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A Morning Stroll

The peacock’s shrill cry sounded throughout the hacienda. It was now a luxury hotel and Eliza paced the cobblestone path through a soft mist hovering over the ground. The old stone wall rose beside her, and Eliza admired the green moss growing between the ancient stonework.

The peacock shrieked again and Eliza glimpsed the beautiful, iridescent turquoise tail atop the stone wall. The peacock jumped down from the wall and ambled along the path ahead of Eliza. She came to a small fork in the cobblestone path, paused for a moment, then followed the peacock as it faded into the mist, which was thickening like whipped cream as it rolled down from the mountain.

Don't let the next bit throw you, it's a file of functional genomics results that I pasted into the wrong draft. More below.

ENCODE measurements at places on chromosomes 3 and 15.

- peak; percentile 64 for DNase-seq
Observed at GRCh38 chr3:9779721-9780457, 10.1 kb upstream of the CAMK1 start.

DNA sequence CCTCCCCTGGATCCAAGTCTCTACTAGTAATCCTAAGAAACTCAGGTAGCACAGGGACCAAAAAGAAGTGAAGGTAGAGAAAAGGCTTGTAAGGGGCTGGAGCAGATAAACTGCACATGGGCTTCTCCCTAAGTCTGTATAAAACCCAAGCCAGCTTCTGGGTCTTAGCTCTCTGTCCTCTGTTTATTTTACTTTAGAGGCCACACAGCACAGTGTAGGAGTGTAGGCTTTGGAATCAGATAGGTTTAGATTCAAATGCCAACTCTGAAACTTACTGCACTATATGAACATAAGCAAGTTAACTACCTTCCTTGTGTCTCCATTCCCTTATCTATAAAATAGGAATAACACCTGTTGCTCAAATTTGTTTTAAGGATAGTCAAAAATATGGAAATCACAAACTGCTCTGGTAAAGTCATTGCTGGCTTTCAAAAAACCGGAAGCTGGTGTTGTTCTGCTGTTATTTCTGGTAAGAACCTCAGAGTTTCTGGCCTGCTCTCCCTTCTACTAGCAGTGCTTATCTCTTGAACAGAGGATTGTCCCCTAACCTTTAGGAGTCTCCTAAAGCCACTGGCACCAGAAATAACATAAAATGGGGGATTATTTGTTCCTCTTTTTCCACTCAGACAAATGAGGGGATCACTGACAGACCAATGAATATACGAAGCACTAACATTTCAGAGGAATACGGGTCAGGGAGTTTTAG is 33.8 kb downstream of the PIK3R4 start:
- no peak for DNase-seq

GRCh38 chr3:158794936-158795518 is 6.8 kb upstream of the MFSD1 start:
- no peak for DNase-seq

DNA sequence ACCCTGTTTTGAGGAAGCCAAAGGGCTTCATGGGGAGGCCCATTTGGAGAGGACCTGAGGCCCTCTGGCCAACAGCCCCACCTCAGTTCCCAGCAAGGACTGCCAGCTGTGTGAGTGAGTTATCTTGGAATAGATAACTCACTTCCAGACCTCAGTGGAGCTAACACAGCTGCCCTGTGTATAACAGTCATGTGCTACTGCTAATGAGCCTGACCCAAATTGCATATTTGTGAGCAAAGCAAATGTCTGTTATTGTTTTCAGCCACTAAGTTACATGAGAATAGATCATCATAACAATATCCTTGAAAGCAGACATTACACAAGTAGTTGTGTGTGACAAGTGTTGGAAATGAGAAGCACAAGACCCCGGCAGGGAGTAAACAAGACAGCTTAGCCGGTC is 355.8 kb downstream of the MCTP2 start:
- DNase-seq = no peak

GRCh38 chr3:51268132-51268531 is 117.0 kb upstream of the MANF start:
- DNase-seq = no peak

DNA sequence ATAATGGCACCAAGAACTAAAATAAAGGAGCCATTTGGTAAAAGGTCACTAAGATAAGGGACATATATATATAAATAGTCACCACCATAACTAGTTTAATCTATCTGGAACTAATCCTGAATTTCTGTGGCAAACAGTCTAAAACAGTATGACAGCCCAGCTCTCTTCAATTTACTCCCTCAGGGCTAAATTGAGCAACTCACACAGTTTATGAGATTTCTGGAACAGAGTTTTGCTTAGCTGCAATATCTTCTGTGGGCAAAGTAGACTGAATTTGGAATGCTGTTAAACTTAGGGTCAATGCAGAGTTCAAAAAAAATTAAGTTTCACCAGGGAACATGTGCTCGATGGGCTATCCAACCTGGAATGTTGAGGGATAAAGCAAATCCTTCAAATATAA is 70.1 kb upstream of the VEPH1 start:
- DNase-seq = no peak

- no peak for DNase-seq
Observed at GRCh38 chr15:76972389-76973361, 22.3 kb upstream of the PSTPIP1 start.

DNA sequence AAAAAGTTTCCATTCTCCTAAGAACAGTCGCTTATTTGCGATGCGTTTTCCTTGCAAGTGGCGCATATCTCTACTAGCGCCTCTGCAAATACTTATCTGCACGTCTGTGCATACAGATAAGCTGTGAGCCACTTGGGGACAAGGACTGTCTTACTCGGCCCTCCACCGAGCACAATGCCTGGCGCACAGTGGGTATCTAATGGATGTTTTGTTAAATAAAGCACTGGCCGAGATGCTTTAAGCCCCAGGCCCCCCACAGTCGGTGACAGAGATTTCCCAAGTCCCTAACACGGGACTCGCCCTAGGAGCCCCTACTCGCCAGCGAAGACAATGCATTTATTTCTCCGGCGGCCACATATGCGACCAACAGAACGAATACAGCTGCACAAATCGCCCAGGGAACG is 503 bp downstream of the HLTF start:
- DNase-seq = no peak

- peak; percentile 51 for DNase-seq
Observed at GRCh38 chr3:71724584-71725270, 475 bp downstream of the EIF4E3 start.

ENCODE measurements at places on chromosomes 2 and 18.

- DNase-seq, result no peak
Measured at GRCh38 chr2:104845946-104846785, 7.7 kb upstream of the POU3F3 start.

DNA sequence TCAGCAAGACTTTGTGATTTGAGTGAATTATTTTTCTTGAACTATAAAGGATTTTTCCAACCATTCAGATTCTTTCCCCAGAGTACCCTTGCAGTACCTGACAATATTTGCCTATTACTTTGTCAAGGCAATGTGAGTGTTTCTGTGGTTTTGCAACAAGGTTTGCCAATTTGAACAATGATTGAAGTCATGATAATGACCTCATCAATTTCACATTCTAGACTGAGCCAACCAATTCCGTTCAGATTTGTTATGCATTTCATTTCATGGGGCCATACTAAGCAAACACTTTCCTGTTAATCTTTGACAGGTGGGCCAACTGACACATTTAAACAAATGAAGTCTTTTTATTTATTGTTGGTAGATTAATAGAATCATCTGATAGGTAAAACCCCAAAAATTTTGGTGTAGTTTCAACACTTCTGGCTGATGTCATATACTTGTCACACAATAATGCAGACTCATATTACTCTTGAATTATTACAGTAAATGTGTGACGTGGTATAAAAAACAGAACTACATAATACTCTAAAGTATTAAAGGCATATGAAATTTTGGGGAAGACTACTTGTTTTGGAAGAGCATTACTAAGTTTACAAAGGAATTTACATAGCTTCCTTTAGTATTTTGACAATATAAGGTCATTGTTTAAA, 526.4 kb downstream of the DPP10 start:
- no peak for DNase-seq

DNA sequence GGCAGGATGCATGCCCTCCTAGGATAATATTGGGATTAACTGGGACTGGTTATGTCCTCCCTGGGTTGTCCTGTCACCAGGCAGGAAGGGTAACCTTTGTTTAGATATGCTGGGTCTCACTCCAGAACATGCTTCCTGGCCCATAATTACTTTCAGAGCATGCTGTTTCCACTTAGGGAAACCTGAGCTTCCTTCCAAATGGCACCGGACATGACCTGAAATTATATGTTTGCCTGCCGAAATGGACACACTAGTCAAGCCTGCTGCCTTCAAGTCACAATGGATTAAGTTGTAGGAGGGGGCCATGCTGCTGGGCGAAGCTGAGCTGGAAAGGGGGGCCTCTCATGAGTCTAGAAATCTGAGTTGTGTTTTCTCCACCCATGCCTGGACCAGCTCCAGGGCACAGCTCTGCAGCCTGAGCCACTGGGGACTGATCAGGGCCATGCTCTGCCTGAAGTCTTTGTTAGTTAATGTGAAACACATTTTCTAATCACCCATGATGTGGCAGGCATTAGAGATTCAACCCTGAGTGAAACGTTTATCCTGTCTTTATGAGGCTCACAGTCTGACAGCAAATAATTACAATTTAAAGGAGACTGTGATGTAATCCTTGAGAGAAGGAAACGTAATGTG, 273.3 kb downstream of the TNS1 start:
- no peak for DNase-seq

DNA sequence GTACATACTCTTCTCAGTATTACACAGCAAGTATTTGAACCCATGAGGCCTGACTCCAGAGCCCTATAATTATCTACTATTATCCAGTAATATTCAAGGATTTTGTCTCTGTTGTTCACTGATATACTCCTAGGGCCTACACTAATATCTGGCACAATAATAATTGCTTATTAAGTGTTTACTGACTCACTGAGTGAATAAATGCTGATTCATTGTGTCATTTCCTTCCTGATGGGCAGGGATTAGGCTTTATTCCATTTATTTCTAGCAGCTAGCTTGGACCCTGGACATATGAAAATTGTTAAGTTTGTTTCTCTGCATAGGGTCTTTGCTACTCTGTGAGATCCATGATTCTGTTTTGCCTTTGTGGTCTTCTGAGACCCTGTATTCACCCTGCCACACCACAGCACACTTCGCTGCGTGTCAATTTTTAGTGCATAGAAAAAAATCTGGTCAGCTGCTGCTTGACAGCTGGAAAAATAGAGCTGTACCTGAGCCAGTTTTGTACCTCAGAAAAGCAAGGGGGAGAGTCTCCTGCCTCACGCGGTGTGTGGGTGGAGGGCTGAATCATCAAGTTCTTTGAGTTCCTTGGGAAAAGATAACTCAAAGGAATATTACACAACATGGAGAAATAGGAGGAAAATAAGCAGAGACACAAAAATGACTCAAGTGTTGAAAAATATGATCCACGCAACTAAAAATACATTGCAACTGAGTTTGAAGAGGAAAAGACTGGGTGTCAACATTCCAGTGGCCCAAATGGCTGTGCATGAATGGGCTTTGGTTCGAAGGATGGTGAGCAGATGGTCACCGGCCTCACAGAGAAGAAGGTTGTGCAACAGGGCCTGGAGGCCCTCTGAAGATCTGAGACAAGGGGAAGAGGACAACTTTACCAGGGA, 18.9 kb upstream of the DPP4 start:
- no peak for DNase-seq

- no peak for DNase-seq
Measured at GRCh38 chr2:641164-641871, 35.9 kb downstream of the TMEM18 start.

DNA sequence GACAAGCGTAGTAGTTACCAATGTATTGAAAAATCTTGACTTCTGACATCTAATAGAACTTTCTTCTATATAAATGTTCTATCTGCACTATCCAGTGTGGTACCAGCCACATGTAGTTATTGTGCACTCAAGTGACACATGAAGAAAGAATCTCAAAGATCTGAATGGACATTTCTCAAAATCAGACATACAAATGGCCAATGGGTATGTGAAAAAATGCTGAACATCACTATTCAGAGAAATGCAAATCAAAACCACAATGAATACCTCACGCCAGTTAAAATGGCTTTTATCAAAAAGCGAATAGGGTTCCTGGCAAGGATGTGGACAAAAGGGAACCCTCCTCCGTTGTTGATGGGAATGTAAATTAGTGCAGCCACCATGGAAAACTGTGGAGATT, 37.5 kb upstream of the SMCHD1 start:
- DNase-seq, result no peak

Tall trees lined the path and the Spanish moss clinging to the branches looked like witches flitting among the trees. Though spooky, the foggy silence comforted Eliza. She sauntered behind the peacock’s fading form.

A cool morning breeze blew through the mist, and Eliza pulled her cardigan tight across her chest. The mist closed around the peacock and Eliza lost sight of it, but discerned the clear click of its feet on the cobblestone. She guided herself by the tall bulk of the stone wall alongside her, and the protruding roots of the Spanish moss laden trees that lined the path. She paused and wondered whether to turn back, but the mist now engulfed her, so all she distinguished was the pathway ahead. As long as she followed the path, she reasoned, and kept the wall to her right, she had no chance of leaving the hacienda and losing her way at the foot of the mountain. The peacock cried, and Eliza’s apprehension lifted as she renewed her steps towards the sound.